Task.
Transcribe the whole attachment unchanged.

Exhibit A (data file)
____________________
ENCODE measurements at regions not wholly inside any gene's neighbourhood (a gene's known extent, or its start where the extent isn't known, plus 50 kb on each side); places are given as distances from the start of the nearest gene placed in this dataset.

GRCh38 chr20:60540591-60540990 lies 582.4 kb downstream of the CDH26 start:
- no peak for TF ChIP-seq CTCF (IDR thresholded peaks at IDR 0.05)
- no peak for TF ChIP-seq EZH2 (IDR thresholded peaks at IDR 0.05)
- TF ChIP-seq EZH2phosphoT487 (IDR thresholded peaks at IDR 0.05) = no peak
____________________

ENCODE measurements at regions not wholly inside any gene's neighbourhood (a gene's known extent, or its start where the extent isn't known, plus 50 kb on each side); places are given as distances from the start of the nearest gene placed in this dataset.

GRCh38 chr20:60540591-60540990 lies 582.4 kb downstream of the CDH26 start:
- no peak for TF ChIP-seq CTCF (IDR thresholded peaks at IDR 0.05)
- no peak for TF ChIP-seq EZH2 (IDR thresholded peaks at IDR 0.05)
- TF ChIP-seq EZH2phosphoT487 (IDR thresholded peaks at IDR 0.05) = no peak